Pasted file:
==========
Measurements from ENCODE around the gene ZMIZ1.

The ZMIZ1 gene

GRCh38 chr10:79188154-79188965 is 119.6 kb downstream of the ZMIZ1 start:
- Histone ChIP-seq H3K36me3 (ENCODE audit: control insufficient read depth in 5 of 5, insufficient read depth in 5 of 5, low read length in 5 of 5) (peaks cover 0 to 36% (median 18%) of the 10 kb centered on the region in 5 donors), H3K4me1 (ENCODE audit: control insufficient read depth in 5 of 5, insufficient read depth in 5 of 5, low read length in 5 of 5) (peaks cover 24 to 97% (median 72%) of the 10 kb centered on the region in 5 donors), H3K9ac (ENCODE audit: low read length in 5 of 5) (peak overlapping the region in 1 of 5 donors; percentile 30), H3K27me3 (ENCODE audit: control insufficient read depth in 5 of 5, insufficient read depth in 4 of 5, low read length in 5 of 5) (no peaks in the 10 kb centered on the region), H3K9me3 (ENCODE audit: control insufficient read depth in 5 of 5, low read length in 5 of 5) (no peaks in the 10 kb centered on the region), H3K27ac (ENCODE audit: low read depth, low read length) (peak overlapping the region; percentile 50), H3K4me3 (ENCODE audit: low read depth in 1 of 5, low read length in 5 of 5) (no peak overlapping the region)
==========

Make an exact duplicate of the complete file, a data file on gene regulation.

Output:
Measurements from ENCODE around the gene ZMIZ1.

The ZMIZ1 gene

GRCh38 chr10:79188154-79188965 is 119.6 kb downstream of the ZMIZ1 start:
- Histone ChIP-seq H3K36me3 (ENCODE audit: control insufficient read depth in 5 of 5, insufficient read depth in 5 of 5, low read length in 5 of 5) (peaks cover 0 to 36% (median 18%) of the 10 kb centered on the region in 5 donors), H3K4me1 (ENCODE audit: control insufficient read depth in 5 of 5, insufficient read depth in 5 of 5, low read length in 5 of 5) (peaks cover 24 to 97% (median 72%) of the 10 kb centered on the region in 5 donors), H3K9ac (ENCODE audit: low read length in 5 of 5) (peak overlapping the region in 1 of 5 donors; percentile 30), H3K27me3 (ENCODE audit: control insufficient read depth in 5 of 5, insufficient read depth in 4 of 5, low read length in 5 of 5) (no peaks in the 10 kb centered on the region), H3K9me3 (ENCODE audit: control insufficient read depth in 5 of 5, low read length in 5 of 5) (no peaks in the 10 kb centered on the region), H3K27ac (ENCODE audit: low read depth, low read length) (peak overlapping the region; percentile 50), H3K4me3 (ENCODE audit: low read depth in 1 of 5, low read length in 5 of 5) (no peak overlapping the region)